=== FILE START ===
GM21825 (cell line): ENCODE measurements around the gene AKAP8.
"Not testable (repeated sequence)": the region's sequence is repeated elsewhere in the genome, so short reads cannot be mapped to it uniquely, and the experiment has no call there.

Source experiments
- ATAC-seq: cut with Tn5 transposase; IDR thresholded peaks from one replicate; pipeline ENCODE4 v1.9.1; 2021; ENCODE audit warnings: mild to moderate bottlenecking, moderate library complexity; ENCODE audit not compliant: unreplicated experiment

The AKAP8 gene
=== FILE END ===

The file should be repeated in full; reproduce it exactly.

GM21825 (cell line): ENCODE measurements around the gene AKAP8.
"Not testable (repeated sequence)": the region's sequence is repeated elsewhere in the genome, so short reads cannot be mapped to it uniquely, and the experiment has no call there.

Source experiments
- ATAC-seq: cut with Tn5 transposase; IDR thresholded peaks from one replicate; pipeline ENCODE4 v1.9.1; 2021; ENCODE audit warnings: mild to moderate bottlenecking, moderate library complexity; ENCODE audit not compliant: unreplicated experiment

The AKAP8 gene